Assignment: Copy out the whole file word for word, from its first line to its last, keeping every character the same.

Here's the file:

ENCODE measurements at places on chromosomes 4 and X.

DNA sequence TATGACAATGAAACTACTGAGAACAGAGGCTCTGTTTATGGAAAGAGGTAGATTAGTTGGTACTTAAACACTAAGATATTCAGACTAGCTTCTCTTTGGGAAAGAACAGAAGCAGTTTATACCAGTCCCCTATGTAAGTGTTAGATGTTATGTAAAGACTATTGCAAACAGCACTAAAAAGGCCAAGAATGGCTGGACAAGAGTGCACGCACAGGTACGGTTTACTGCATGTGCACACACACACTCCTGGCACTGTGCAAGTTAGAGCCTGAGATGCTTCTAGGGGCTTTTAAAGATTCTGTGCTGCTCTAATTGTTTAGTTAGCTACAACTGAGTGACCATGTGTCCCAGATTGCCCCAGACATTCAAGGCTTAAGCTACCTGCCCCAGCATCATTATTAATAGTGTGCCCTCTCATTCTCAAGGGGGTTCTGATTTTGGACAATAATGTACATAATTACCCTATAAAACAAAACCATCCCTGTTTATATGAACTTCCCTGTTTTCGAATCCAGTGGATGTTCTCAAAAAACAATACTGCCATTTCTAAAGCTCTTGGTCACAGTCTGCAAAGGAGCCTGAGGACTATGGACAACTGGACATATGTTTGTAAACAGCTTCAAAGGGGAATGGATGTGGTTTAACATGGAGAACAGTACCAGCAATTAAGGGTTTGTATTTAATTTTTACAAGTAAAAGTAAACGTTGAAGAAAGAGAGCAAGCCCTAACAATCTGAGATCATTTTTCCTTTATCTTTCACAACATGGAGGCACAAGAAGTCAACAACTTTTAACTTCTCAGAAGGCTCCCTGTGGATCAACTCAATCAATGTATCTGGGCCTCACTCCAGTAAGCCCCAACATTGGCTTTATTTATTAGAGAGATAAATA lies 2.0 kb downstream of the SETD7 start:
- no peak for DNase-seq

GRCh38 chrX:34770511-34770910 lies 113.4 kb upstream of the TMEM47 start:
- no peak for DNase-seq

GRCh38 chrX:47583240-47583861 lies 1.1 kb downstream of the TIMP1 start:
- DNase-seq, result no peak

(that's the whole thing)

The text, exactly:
ENCODE measurements at places on chromosomes 4 and X.

DNA sequence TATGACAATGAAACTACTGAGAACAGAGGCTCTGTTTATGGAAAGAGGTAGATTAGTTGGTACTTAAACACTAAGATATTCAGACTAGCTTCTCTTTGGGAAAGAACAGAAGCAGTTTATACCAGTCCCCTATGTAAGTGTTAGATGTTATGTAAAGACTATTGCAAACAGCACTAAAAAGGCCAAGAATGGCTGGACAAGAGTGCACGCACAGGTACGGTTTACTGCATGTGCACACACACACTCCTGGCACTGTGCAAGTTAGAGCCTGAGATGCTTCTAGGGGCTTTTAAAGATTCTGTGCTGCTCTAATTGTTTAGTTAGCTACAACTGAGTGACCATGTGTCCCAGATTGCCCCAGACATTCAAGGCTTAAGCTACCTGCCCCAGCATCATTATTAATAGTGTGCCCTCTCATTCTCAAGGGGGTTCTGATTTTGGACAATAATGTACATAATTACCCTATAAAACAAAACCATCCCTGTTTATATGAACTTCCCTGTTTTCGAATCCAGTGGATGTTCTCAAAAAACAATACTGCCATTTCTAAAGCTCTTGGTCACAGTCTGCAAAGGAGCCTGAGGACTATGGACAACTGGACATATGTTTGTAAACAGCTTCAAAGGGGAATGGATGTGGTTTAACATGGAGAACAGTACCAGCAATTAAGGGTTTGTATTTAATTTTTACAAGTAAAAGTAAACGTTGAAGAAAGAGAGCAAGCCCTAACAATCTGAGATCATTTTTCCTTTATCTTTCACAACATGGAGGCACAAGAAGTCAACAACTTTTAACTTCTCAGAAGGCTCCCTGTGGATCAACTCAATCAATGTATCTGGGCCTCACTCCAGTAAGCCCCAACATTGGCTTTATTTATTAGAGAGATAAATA lies 2.0 kb downstream of the SETD7 start:
- no peak for DNase-seq

GRCh38 chrX:34770511-34770910 lies 113.4 kb upstream of the TMEM47 start:
- no peak for DNase-seq

GRCh38 chrX:47583240-47583861 lies 1.1 kb downstream of the TIMP1 start:
- DNase-seq, result no peak